All drivers in Virginia have good reason to be concerned about truck driver fatigue. When exhausted drivers take the wheel of large commercial trucks, the results can be devastating and even deadly. Because semi trucks have such significant mass and weight, they can cause severe injuries to people in other vehicles in the event of a crash. In addition, the nature of truck driving can lead to exhaustion; drivers often work for long hours, moving over monotonous highways with unchanging scenery.
Virginia drivers may be somewhat safer on the roads than they were in 2015 and 2016, but this may not necessarily hold true if they are in or sharing the road with semi trucks. On Oct. 3, the National Highway Traffic Safety Administration released figures from its Fatality Analysis Reporting System. After an increase in fatalities in 2015 and 2016, there was a decline in 2017, and this trend appears to be holding based on preliminary figures from the first half of 2018. However, fatalities involving larger vehicles are on the rise.
Virginia drivers have been enjoying collision avoidance technology on their vehicles for years. Studies have shown these advanced safety systems reduce motor vehicle accidents and save lives. However, semis and other large trucks are not required to have these technologies, according to a report by The Kansas City Star.
Virginia residents who work in the trucking industry may know that the Federal Motor Carrier Safety Administration recently published a notice of proposed changes to the hours-of-service regulations. These rules determine how long truckers can drive, when they should take breaks and so on. They play an important role in preventing drowsy driving and other dangers.
Distracted driving is becoming more and more common with the increasing use of smartphones and other mobile devices. Accidents with distracted drivers can be especially severe in terms of both injuries and vehicle damage. Furthermore, they can leave trucking companies throughout Virginia and the rest of America with delays and insurance claims to deal with. However, new technology may prove to be the solution to this trend.
Truck drivers in Virginia will be glad to know that this state is among the top 10 safest states for those in their industry. This is according to a study from Verizon Connect, a fleet management systems provider. The company analyzed data ranging from October 2015 to September 2017 and recording the driver behaviors of more than 6,200 of its fleet customers; these included small and mid-size businesses with 2 to 200 work trucks, such as big rigs, light vans and pick-ups.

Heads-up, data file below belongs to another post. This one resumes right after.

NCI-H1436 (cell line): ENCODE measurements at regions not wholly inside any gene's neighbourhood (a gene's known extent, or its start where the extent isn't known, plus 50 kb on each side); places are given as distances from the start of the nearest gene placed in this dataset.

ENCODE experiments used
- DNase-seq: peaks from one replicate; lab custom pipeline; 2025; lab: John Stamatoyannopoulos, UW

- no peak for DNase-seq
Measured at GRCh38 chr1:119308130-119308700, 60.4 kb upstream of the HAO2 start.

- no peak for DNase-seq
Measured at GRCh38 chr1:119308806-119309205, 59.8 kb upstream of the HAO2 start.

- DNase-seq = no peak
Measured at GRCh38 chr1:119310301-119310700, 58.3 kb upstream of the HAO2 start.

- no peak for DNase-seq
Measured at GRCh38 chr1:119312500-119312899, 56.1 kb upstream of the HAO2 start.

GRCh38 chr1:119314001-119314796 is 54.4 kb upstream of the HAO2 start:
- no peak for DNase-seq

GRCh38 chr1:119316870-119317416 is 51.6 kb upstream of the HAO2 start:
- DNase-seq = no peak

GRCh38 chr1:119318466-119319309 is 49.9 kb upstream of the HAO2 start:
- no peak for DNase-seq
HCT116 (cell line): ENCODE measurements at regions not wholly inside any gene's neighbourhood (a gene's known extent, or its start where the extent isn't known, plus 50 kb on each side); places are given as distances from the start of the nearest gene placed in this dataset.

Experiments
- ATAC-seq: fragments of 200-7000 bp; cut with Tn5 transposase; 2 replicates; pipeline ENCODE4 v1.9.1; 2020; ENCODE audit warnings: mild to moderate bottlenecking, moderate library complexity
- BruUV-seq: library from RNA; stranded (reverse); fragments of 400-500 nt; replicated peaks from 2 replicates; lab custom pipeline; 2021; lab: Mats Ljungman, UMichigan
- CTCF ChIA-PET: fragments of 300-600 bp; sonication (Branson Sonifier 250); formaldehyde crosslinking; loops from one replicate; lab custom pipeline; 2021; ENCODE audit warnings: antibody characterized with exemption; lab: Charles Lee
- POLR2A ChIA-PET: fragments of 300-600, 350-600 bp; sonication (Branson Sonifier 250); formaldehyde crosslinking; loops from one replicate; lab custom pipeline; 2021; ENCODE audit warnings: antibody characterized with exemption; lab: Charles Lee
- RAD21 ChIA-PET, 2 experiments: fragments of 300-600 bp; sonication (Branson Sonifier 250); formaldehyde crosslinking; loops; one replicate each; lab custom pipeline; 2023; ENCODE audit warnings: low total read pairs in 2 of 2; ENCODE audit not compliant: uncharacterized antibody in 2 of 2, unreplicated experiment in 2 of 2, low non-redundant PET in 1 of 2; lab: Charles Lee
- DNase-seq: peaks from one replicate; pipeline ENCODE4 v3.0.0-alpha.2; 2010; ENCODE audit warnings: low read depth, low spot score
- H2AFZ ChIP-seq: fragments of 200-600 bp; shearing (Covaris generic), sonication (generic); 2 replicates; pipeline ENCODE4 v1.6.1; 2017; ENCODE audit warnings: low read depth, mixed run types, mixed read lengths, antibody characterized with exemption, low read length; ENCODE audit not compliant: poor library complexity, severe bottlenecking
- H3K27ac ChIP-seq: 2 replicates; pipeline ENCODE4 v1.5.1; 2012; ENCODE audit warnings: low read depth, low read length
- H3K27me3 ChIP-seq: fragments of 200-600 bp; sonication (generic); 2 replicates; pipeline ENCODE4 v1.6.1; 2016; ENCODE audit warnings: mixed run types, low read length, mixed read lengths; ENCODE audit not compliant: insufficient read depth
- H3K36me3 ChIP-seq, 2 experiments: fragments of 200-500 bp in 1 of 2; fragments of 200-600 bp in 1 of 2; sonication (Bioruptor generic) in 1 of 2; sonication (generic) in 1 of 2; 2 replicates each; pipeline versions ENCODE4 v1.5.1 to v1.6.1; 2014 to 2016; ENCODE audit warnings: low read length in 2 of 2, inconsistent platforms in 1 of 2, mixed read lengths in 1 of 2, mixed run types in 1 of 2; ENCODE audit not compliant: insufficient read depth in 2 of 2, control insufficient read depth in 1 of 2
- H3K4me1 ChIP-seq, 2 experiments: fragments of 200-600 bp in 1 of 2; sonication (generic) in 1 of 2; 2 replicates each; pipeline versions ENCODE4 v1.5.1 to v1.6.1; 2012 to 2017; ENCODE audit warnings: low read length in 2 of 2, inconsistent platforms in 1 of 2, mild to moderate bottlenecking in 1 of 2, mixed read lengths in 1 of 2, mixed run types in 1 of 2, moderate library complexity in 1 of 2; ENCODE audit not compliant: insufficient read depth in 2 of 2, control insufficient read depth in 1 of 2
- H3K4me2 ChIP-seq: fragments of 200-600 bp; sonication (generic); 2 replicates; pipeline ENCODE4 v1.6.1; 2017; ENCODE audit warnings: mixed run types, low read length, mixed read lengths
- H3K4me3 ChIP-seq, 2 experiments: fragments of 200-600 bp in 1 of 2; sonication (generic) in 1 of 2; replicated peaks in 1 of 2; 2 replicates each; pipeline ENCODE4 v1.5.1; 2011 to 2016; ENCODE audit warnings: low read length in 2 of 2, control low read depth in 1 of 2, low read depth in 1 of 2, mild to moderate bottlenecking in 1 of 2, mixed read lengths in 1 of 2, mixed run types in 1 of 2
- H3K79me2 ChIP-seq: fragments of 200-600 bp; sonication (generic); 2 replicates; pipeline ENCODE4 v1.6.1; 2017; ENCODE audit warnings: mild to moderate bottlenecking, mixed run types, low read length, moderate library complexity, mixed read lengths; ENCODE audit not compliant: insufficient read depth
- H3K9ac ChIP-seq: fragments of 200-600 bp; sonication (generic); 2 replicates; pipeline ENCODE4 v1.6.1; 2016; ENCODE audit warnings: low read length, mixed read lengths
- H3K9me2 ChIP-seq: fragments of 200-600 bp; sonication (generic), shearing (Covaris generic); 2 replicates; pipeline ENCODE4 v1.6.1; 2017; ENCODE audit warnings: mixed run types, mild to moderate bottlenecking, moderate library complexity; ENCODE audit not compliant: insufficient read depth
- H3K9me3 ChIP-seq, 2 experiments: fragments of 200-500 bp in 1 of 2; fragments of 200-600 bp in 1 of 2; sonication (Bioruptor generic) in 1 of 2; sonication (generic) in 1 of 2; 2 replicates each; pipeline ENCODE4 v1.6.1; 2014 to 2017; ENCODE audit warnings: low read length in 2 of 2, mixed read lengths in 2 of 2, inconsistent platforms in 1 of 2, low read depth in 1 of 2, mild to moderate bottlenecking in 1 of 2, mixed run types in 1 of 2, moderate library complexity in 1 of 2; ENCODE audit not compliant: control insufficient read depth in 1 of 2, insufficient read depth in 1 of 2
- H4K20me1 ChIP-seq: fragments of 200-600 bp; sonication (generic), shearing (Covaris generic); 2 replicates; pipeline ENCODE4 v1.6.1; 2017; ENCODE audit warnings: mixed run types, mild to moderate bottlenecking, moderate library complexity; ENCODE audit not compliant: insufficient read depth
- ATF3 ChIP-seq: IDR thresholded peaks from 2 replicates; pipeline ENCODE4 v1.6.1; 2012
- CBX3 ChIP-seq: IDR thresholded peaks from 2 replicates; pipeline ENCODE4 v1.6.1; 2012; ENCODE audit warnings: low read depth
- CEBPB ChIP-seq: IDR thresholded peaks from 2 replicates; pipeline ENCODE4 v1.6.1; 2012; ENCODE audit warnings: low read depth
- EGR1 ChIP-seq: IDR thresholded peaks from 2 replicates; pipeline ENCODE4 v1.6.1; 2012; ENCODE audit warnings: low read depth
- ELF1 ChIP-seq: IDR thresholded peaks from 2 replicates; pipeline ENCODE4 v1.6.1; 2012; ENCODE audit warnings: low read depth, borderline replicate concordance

Virginia truck drivers should be on the alert in mid-July. The Commercial Vehicle Safety Alliance has announced that Operation Safe Driver Week will take place July 15-21. During the initiative, participating law enforcement officers will be on the patrol for commercial and passenger vehicle drivers who are exhibiting unsafe driving behaviors.
Virginia truck accident victims the right to file a personal injury lawsuit against the truck driver or trucking company if they believe that negligence was to blame for the accident. Going through the civil court system can cost victims a lot of time and money, though, which is why they often strive for a settlement out of court.
More than 70 percent of goods moved through Virginia and other states are transported by truck. A company called BlyncSync is looking to make the job of being a trucker safer for all involved. There are about seven million people who are employed by the trucking industry with about half of those employed as drivers. They can work up to 70 hours a week, and there are at least 100,000 crashes per year attributed to sleep-deprived truckers.
Each year, the Commercial Vehicle Safety Alliance institutes a three-day campaign of ramped-up truck regulation enforcement. Known as the International Roadcheck, the event involves expanded roadside inspections across Virginia and the rest of the country.